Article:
Skyrocketed. For instance, research conducted by scientists at the Center for Genetics suggests that for most of human history, we consumed roughly equal amounts of Omega six and omega-3 fatty acids, so a ratio around one to one. However, since vegetable oil intake has increased dramatically, starting. 120 years ago, that ratio is now as high as 20 to one with many people, not all people, of course, but with many people in favor of Omega six fatty acids.
And some researchers have theorized that that imbalance between omega six and omega-3 fatty acids contributes to chronic inflammation, which underlies many common Western diseases, including cardiovascular disease type two diabetes. I. Bowel syndrome, macular degeneration, rheumatoid arthritis, asthma, some cancers, and even psychiatric disorders.
The problem with that theory though, is the current weight of the evidence doesn’t support it. There are several systematic reviews of large numbers of studies, for example, that have found no link between omega six and omega-3 consumption and increased systemic inflam. In fact, in one study that was conducted by scientists at Mast University Medical Center, researchers found that when participants ate meals high in Omega six fatty acids, they had lower levels of inflammatory markers in their blood than when they ate meals high in saturated fat.
Therefore, there is no strong evidence-based argument that you can make for singling out omega six fatty acids. The problem and that ratio between Omega six fatty acids and omega-3 fatty acids. What other research suggests though, is the absolute amount of omega-3 fatty acids matters greatly, and a diet that is very rich in omega six fatty acids and also provides enough, at least omega-3 fatty acids is perfectly healthy, but one which is rich in omega six fatty acids and provides very little.
Omega-3 fatty acids is unhealthy. And again, the key there though is the absolute amount of omega-3 fatty acids. For example, studies show that we need to have, on average about 500 milligrams of E P A and d h a to omega-3 fatty acids that you find in fish, for example, or a fish oil if you are going to take a supplement just to maintain our health.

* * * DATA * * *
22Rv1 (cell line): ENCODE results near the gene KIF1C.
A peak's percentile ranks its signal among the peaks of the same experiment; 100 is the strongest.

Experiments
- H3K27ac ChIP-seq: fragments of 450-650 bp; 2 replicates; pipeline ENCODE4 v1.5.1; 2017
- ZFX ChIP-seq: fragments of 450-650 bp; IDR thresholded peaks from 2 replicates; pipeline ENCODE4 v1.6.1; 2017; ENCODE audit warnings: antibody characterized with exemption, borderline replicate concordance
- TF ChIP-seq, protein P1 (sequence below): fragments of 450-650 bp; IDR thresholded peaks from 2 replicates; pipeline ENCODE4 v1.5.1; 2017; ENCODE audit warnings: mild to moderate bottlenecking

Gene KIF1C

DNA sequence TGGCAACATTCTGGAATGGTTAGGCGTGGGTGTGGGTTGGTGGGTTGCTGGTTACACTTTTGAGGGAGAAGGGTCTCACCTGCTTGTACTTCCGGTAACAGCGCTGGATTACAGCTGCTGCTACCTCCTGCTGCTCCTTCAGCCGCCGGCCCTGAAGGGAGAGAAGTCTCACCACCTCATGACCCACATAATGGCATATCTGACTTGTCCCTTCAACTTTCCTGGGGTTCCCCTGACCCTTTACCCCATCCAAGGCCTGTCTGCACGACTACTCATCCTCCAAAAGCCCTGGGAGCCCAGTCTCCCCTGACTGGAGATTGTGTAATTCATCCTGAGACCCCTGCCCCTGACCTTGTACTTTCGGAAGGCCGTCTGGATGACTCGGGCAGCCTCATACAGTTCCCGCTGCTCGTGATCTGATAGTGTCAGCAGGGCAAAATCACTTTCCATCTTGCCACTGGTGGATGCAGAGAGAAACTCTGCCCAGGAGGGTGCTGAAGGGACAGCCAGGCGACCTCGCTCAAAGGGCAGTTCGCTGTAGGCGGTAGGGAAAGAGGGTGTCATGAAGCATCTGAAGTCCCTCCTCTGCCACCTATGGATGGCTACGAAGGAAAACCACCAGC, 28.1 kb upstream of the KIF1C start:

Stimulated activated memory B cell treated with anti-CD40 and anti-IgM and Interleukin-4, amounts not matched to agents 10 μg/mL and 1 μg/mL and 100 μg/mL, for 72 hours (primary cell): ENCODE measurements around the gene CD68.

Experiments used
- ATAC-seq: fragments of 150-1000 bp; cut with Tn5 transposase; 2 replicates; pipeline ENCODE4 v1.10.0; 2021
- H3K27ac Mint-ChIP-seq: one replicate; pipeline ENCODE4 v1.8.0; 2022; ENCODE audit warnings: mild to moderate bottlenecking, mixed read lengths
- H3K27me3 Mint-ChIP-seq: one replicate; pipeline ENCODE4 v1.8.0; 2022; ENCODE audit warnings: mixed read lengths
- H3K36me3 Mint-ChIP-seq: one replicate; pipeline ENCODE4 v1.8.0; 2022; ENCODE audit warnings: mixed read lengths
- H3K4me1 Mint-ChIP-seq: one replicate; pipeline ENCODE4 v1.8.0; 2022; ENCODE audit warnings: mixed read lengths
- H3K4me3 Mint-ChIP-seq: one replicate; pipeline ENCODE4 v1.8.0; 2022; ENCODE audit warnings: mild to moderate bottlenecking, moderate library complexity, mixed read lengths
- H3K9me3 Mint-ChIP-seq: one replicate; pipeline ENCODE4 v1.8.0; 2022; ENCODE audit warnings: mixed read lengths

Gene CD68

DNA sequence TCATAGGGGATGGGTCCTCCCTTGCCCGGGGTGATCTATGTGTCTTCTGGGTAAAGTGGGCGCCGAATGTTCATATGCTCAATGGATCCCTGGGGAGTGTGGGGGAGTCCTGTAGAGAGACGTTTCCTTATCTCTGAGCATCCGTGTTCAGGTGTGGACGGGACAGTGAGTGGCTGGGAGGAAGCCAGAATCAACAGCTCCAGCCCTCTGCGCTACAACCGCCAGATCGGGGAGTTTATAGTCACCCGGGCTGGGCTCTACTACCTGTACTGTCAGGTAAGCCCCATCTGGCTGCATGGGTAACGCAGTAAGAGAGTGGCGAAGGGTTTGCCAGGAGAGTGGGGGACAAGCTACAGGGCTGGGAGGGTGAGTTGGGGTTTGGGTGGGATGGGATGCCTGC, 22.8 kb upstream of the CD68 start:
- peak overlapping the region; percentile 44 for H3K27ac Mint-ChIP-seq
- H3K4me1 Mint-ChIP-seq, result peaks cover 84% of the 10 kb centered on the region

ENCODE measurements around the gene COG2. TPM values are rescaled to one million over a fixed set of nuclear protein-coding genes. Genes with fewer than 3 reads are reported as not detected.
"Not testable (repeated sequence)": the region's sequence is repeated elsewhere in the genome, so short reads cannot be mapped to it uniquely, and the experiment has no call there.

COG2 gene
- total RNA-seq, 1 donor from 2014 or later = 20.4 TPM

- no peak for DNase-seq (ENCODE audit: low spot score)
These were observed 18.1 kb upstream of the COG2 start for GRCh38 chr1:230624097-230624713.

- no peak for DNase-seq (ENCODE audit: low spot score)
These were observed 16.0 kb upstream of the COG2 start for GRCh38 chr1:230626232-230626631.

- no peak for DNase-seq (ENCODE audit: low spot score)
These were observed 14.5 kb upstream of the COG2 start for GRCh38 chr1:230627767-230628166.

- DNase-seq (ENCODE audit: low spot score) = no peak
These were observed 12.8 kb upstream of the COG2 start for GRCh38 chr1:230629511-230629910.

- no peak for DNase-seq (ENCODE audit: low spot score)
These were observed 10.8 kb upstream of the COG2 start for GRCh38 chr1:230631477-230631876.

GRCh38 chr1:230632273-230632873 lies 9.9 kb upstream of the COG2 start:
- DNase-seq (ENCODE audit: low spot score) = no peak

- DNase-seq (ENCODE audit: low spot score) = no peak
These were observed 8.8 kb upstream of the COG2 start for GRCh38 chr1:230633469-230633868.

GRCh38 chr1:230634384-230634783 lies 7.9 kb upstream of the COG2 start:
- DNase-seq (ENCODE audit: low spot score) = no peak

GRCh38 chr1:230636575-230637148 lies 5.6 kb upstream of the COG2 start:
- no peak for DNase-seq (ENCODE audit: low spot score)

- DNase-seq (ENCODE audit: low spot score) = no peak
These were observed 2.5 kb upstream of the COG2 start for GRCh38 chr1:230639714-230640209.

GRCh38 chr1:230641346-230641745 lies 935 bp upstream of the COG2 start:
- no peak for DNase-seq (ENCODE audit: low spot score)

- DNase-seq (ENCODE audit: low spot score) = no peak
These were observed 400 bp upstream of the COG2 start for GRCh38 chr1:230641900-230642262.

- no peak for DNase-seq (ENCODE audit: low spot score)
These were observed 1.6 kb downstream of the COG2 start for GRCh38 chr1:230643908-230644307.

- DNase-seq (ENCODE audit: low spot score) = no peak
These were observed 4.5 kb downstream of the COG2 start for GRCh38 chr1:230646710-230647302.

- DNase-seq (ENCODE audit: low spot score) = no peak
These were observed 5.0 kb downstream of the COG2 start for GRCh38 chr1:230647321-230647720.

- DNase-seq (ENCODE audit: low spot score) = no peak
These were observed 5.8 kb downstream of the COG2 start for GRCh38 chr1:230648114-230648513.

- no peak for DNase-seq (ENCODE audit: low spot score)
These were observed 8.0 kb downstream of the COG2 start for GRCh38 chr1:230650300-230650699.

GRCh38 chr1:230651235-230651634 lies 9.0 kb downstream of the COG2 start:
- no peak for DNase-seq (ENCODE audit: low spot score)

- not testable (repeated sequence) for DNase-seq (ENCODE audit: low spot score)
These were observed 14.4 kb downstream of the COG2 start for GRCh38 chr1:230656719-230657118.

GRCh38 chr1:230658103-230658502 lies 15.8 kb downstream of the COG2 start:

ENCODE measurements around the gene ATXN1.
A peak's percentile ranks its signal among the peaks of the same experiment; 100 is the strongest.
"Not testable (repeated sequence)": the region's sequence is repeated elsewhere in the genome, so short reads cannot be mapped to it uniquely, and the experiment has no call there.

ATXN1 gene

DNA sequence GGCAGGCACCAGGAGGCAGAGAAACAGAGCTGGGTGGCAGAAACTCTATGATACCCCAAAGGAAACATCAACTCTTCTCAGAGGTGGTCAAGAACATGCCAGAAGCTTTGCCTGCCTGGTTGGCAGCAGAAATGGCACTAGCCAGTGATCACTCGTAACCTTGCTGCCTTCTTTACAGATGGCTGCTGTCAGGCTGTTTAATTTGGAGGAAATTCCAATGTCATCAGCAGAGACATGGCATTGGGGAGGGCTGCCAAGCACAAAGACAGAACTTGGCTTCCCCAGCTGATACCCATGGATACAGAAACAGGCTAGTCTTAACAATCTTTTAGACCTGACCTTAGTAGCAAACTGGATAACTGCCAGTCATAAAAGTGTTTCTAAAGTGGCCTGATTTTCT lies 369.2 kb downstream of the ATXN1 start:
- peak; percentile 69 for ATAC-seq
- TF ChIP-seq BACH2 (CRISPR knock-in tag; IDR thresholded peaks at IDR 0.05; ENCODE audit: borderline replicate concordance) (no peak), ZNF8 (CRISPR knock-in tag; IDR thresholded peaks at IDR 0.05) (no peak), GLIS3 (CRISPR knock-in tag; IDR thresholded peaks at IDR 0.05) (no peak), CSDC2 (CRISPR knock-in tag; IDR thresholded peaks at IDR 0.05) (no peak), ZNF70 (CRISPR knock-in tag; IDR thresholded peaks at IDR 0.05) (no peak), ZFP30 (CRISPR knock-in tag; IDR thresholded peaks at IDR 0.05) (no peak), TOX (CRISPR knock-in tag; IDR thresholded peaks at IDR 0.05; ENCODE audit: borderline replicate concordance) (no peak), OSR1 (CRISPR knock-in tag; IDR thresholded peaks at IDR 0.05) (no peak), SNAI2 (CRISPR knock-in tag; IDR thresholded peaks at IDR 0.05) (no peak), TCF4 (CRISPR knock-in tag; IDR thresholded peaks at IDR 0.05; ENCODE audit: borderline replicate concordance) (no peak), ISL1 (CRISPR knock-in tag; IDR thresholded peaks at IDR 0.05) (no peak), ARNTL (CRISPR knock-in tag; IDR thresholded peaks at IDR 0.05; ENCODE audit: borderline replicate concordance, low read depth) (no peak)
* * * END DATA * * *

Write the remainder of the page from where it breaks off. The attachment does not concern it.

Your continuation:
That is for basic. Needs, and if we want to experience some of the other benefits that higher intakes of E P A and D H A can confer related to inflammation, possibly performance, then we need to take quite a bit more up to maybe about three grams of E P A and D H A per day. And so then instead of telling people to simply eat less Omega six fatty acids, it would be far more helpful to encourage them to eat enough omega-3 fatty acids and to just consume a variety of healthy foods that are rich in different types of fatty acids.
3, 6, 9, eat salmon, eat mackarel. Eat an trophies. If you can do it . Eat walnuts. That’s my choice. I’ll take the walnuts over the anchovies. Eat almonds, cashews, eat avocado, eat olive oil, put it on your salads. Cook with olive oil or avocado oil if you want to be exotic. Okay, now let’s talk about refined oils and oxidation Another.
Common charge leveled against refined oils is how they oxidize when you cook with them and how bad that is for your health. And so what is oxidation exactly? Well, it is simply a chemical process whereby substances in the refined oils react with chemicals in the moisture and air, and the change that occurs might.
Be harmful to eat. There’s research that shows it is that consuming repeatedly heated vegetable oils in particular. So you have these vegetable oils that are super heated. Usually it’s for frying food, and then they are super heated again and again and again. There is evidence to show that eating foods that are cooked in those oils can be bad for our health.
But then there are studies that show. . Otherwise, there are studies that show that there are no obvious negative consequences despite the increased oxidation and given the conflicting evidence, I think it’s reasonable to follow the guidance of a 2015 review published in the British Journal of Nutrition.
In this study, the researchers concluded that cooking with vegetable oils is probably safe, but it still makes sense to minimize oxidation, so don’t super heat the oils. Don’t heat them too very high temperatures and don’t reuse them. Now, of course, it’s worth noting that if you are eating a healthy diet, which means most of your calories are coming from relatively unprocessed, nutritious foods, you are not going to be doing much frying of anything.
You are not going to be super He. Vegetable oils because you only do that to fry foods. But if you do like to make some homemade fried whatever now and then, and for whatever reason you do not want to air fry, which would be my recommendation, if you really like fried food, Get an air fryer, but let’s say that there’s a recipe that requires frying something in vegetable oil.
I am going to guess this is not something that you could or would even want to eat every day. It might be your weekly treat meal, for example, or maybe not even that often. It’s okay. You can enjoy it guilt free. Alright, let’s talk about these refined oils and heart health, which is kind of interesting because aside from being cheap and readily available, one of the reasons they are popular is they have been associated with improved heart health.